It is important to note that inflation unto itself is not bad.  In a typical inflationary environment prices increase as the economy grows and there is more demand.  In turn wages would rise in tandem with the inflation so purchasing power would not decline.  In a trade war, prices are being artificially set higher (as opposed to market driven) and wages have not kept up with the increases in price.  This artificial increasing of prices is what is causing our current rates to rise along with the deficit.

What does China have to do directly with rates?

As I’ve mentioned in earlier columns (China is increasing your mortgage rates), China is the largest holder of US debt in the form of treasury notes.  Treasury notes are sold to finance the government.  Currently the US deficit is increasing rapidly and therefore more treasury notes must be sold to finance the deficit spending.  China as the largest purchase or Treasury notes can easily manipulate interest rates.  If China wants rates to go up, all they must do is increase their sales of treasury notes (or decrease their buying of future notes).

Will rates be impacted by the trade war?

China’s ambassador to the U.S. wouldn’t rule out the possibility of the Asian nation scaling back purchases of Treasuries in response to tariffs imposed by President Donald Trump.  “We are looking at all options,” Ambassador Cui Tiankai told Bloomberg Television, when asked whether China would consider reduced purchases of U.S. Treasuries.  (source Bloomberg).

Any scaling back of treasury purchases could have a large impact on rates.  The United States Treasury is issuing one of its largest asset sales as the federal budget increases.  As supply increases and China decreases demand at the same time, the treasury yield will increase substantially driving up rates.

Real Estate is the real cost to the economy of a trade war.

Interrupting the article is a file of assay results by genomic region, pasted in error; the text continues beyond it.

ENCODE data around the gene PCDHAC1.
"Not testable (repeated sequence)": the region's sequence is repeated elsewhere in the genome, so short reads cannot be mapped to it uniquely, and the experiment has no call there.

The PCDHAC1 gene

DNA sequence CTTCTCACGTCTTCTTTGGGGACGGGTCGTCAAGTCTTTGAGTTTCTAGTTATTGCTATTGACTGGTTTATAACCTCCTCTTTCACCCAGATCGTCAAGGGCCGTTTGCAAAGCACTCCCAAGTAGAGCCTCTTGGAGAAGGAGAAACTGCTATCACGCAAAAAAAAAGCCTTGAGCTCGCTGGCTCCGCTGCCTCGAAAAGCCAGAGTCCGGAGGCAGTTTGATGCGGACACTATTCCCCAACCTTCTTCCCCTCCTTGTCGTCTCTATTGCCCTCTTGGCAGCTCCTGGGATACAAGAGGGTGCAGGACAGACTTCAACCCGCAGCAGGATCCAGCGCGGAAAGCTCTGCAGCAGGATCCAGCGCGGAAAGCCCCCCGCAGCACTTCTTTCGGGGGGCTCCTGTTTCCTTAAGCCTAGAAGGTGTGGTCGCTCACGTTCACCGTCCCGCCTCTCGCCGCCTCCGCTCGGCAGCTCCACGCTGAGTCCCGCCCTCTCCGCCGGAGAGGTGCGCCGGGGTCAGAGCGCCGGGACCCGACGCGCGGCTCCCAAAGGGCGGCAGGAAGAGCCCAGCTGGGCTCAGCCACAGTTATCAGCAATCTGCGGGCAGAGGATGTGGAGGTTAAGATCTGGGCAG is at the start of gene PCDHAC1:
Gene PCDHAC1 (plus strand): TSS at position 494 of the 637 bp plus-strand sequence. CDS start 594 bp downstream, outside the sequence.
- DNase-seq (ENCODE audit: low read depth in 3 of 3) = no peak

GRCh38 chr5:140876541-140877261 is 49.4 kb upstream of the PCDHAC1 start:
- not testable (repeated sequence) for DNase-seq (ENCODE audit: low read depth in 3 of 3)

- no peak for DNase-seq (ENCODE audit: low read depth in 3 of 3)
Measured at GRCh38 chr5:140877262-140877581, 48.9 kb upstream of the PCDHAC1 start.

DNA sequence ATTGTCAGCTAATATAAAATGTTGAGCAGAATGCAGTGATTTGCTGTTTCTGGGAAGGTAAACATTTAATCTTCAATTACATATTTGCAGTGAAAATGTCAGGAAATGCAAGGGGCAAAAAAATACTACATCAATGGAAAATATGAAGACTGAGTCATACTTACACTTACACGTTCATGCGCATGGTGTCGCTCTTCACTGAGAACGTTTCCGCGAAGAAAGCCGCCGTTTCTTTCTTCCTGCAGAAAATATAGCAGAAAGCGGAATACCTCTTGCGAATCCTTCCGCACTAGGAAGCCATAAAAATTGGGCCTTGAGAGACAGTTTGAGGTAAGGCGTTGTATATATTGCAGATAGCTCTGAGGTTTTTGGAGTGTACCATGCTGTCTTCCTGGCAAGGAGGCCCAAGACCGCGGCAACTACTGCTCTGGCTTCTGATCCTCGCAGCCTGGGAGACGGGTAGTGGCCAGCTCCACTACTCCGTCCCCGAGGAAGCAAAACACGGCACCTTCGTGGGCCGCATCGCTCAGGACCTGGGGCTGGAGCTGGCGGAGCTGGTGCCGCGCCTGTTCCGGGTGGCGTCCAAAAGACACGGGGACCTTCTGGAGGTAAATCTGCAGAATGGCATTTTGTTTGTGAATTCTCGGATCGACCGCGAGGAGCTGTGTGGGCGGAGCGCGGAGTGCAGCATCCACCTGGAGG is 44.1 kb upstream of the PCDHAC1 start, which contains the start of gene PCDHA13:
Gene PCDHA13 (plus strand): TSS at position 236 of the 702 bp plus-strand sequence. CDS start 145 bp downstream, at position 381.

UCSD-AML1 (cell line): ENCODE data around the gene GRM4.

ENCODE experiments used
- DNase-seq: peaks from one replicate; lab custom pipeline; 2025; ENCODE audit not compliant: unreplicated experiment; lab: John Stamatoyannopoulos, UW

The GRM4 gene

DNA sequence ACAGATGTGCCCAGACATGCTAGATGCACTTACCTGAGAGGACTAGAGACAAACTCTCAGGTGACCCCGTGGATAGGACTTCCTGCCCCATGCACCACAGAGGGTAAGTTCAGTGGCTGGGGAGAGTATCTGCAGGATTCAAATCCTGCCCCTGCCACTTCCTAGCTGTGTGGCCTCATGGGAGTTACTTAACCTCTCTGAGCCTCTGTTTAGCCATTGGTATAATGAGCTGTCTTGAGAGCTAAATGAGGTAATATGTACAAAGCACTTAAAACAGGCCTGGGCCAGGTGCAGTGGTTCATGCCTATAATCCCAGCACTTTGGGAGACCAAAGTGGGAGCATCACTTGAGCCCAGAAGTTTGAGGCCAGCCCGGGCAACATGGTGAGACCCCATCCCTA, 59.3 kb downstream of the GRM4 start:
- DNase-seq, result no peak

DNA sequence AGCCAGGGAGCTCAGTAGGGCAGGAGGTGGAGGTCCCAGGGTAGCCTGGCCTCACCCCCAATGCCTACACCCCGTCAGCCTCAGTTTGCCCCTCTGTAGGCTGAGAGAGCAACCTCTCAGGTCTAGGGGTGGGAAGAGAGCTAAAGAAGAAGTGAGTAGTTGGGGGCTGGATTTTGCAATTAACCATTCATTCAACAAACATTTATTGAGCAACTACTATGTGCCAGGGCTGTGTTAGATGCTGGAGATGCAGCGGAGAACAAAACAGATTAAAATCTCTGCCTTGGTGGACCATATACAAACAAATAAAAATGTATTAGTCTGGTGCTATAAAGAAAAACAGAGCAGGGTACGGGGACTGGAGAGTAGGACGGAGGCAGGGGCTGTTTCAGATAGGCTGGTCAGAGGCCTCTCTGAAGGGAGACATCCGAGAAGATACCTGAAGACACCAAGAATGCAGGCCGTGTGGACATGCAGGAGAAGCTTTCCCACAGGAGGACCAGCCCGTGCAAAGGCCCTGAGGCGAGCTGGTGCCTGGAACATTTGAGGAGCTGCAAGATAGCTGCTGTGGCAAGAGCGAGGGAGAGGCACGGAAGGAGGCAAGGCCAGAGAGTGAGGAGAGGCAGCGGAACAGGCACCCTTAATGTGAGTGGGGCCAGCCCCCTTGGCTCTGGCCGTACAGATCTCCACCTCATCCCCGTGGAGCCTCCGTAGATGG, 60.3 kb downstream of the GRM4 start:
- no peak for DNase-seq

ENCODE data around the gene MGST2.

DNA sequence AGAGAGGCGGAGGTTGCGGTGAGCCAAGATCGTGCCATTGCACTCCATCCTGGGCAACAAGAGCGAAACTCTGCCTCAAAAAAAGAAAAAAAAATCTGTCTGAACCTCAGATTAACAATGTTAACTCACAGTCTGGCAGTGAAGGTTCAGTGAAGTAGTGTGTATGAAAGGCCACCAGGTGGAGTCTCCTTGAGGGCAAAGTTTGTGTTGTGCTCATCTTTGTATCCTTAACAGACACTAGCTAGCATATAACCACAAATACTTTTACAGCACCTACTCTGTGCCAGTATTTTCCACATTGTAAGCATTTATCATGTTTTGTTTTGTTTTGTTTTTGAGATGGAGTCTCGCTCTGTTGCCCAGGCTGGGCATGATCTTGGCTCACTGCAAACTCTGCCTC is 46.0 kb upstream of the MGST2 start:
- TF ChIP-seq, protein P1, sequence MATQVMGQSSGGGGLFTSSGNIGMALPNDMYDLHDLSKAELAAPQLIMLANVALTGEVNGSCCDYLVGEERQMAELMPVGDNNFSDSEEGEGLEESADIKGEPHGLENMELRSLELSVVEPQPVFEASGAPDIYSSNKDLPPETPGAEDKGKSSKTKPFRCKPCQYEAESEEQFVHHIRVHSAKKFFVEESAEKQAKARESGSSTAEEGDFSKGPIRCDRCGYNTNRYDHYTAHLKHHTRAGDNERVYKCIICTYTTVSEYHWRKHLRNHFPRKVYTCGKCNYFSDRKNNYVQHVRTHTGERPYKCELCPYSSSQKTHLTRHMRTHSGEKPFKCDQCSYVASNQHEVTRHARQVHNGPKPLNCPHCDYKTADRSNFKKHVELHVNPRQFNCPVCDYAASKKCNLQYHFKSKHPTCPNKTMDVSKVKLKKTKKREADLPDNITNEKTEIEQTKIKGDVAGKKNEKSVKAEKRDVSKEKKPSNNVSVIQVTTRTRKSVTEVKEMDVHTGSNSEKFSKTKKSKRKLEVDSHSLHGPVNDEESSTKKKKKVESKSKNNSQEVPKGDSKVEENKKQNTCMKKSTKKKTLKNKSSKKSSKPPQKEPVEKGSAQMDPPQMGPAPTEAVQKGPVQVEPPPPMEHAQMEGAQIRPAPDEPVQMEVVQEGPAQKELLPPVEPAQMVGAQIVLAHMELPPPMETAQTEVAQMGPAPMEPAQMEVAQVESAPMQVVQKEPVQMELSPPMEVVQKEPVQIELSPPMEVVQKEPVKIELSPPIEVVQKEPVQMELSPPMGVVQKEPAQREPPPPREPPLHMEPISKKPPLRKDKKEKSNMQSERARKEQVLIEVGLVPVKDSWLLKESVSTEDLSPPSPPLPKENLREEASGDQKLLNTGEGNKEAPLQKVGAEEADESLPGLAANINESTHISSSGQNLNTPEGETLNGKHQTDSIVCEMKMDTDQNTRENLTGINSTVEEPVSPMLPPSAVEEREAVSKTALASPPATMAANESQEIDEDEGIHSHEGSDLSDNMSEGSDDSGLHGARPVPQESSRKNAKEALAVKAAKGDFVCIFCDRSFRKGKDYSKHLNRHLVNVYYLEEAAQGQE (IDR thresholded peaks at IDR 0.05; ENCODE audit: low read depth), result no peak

Mortgage rates on commercial and residential real estate will be negatively impacted either directly or indirectly due to a trade war. Real estate and mortgage rates are the biggest byproduct of the recent changes in trading relationships.   At the end of the day, American consumers and businesses involved in real estate will pay the price.



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Written by Glen Weinberg, COO/ VP Fairview Commercial Lending.  Glen has been published as an expert in hard money lending, real estate valuation, financing, and various other real estate topics in the Colorado Real Estate Journal, the CO Biz Magazine, The Denver Post, The Scotsman mortgage broker guide, Mortgage Professional America and various other national publications.


Fairview is a hard money lender specializing in private money loans / non-bank real estate loans in Georgia, Colorado, Illinois, and Florida. They are recognized in the industry as the leader in hard money lending with no upfront fees or any other games. Learn more about Hard Money Lending through our free Hard Money Guide.  To get started on a loan all they need is their simple one page application (no upfront fees or other games).